Handheld sales set to rise as PC sales flatten

The simultaneous saturation and fragmentation of the desktop PC market will coincide with the rapid rise in use of handheld devices in New Zealand - though there's 10 to 15 years' life in the PC market yet, says research company IDC. PC sales growth in 1998 increased 8.4% over the previous year, according to IDC. But only 22% of PCs sold last year - amounting to 56,000 units - were shipped to first-time buyers.

The simultaneous saturation and fragmentation of the desktop PC market will coincide with the rapid rise in use of handheld devices in New Zealand - though there's 10 to 15 years' life in the PC market yet, says research company IDC.

PC sales growth in 1998 increased 8.4% over the previous year, according to IDC. But only 22% of PCs sold last year - amounting to 56,000 units - were shipped to first-time buyers, according to Graham Penn, IDC Australia's general manager of research, speaking last week at its annual briefing on the IT market, Directions 99. The remainder were repeat sales. And with 1.2 million PCs installed (out of a population of about 3.8 million) growth will stay in single figures for the next five years, IDC says.

Meanwhile, "handheld companion" sales - they are marketed under a variety of names - are set to climb from 7600 units last year to 18,500 in 2002, IDC predicts.

Asia-Pacific is set to become the fastest growing market for what IDC calls "smart handheld devices", reaching over 80% compound annual growth between this year and 2002, by this date totalling 7% of the market.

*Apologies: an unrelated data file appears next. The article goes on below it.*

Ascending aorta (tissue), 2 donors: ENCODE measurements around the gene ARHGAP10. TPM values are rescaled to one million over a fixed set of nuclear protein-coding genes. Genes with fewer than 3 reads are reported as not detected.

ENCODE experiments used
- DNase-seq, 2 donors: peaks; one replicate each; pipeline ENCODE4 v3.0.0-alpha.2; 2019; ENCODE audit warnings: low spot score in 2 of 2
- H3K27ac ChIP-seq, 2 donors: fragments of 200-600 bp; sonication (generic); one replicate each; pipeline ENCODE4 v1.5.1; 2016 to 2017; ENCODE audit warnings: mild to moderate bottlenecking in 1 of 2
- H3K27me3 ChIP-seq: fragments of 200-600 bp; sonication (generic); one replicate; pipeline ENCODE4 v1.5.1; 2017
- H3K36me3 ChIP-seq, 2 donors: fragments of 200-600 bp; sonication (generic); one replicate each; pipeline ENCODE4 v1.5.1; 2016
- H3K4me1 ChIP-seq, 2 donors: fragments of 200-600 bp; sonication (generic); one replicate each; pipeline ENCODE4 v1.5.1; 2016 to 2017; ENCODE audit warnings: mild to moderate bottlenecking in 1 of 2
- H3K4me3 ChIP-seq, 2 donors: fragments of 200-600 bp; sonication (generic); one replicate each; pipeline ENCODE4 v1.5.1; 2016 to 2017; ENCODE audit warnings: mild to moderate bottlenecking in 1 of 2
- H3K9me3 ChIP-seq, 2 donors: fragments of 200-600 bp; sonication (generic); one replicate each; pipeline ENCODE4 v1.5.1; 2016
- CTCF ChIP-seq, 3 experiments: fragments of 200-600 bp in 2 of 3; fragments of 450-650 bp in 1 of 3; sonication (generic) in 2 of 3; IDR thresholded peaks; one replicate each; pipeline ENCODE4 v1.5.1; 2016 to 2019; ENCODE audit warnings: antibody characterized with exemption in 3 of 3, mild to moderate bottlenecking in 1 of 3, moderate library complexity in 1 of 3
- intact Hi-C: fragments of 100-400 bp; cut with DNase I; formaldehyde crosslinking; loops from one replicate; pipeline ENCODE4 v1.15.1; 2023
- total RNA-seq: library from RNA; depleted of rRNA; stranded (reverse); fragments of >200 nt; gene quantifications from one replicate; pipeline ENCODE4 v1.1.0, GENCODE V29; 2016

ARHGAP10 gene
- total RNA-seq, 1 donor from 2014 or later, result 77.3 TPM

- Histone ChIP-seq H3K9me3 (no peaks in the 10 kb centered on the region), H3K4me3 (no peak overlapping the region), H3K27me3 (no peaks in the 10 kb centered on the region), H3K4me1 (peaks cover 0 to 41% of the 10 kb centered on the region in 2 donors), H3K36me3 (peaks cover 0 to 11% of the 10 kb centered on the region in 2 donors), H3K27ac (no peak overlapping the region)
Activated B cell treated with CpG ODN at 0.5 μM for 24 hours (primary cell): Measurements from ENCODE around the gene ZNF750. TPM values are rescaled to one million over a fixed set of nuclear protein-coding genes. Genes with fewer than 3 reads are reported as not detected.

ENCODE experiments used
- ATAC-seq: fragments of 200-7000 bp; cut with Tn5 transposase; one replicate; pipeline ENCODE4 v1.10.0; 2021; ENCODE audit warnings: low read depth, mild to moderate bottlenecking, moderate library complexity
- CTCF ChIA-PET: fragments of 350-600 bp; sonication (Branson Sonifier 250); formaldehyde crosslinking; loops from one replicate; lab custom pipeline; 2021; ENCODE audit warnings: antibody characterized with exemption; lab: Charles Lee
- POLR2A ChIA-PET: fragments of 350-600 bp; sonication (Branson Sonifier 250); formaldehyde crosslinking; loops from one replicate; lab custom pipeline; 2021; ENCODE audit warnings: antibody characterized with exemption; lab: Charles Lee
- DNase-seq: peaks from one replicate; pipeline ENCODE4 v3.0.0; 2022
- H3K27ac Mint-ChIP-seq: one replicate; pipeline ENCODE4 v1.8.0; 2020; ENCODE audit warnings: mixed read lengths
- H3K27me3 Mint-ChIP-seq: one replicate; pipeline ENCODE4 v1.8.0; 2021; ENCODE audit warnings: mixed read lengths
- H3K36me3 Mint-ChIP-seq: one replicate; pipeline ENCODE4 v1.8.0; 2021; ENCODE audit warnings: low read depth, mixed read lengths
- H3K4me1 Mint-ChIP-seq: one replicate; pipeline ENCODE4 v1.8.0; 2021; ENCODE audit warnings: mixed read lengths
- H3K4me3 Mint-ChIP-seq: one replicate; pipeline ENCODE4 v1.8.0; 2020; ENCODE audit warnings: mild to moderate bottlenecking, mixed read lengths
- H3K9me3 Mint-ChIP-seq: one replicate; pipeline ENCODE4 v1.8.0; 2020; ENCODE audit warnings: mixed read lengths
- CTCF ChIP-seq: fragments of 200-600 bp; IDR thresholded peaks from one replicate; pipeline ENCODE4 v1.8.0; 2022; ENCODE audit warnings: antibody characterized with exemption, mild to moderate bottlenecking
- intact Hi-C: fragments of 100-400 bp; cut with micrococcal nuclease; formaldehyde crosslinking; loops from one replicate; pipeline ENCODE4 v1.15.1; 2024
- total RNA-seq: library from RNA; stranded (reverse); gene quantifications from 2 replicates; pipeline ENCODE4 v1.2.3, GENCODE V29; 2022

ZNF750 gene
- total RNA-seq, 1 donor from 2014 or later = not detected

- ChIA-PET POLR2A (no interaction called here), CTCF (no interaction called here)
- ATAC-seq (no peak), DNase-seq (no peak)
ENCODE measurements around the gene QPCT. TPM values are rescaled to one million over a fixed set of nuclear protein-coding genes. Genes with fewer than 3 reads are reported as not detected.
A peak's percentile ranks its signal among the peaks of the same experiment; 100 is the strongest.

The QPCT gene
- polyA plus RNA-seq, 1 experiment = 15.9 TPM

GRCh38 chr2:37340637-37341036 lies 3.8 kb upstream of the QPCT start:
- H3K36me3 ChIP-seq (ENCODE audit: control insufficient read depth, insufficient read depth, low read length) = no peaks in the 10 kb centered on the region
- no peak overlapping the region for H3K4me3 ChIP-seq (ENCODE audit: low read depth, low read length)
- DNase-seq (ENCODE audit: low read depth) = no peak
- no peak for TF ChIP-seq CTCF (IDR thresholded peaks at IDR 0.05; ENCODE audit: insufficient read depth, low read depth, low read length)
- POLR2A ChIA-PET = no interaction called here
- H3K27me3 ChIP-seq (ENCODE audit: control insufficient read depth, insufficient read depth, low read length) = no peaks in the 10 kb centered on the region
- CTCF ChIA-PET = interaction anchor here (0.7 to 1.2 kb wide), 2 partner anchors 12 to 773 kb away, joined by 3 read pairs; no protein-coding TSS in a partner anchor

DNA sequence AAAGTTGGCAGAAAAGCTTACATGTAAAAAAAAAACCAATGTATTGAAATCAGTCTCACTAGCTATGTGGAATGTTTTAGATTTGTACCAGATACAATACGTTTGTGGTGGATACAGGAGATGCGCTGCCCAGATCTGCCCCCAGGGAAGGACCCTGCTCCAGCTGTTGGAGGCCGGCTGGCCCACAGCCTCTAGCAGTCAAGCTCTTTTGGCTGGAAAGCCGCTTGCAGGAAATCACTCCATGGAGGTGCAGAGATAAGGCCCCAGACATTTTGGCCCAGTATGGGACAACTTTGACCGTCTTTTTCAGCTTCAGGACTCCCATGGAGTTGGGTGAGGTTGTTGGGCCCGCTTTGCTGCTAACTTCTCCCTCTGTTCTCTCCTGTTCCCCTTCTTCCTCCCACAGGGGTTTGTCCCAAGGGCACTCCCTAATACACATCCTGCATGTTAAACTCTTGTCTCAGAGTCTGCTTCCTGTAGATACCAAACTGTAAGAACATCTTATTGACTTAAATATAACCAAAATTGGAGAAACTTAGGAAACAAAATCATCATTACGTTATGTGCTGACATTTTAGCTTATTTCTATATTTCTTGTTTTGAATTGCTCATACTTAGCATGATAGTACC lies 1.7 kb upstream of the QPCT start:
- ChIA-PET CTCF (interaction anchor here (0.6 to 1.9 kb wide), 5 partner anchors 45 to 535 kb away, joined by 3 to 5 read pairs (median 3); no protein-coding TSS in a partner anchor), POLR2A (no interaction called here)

Australia and New Zealand represent 45% of the Asia-Pacific market.

Future likely "information appliances" will include NetTVs, screen phones, Internet smart handheld devices, Net gaming devices and consumer network computers among others, IDC says.

Handheld devices must be simple to use, perhaps being application-specific, not be overweighed by features, and be priced and "positioned" in the market correctly to succeed, says Penn. They are likely to complement PC use and functionality rather than replace PCs, he says.

"There is no one universally successful pro-duct," says Penn, though 3Com's Palm Pilot comes close, he says. This device is driving much of the market growth at present. IS management of multiple devices is likely to be an ongoing issue. Software and communications ability must meed user needs, and training cannot be a cost issue, says IDC. "[These devices] can't be technology islands," says Penn.

Meanwhile, the top four PC vendors worldwide, Compaq, IBM, HP and Dell, are solidifying their hold in New Zealand, IDC says, though local assemblers continue to claim about 45% of the market. IDC puts local assemblers at about 33% of the overall PC market. Hewlett-Packard and Dell made strong gains in market share between 1997 and 1998, Dell moving from about 2.5% of the market to about 6%, and HP moving from 6.3% to 13.1%. IBM and Toshiba made smaller gains, while Compaq and PC Direct loss some ground.

Nevertheless, revenue opportunities remain in the PC "value chain", says Penn, in such areas as repairs and technical support, configuration and customisation, and financing and leasing.

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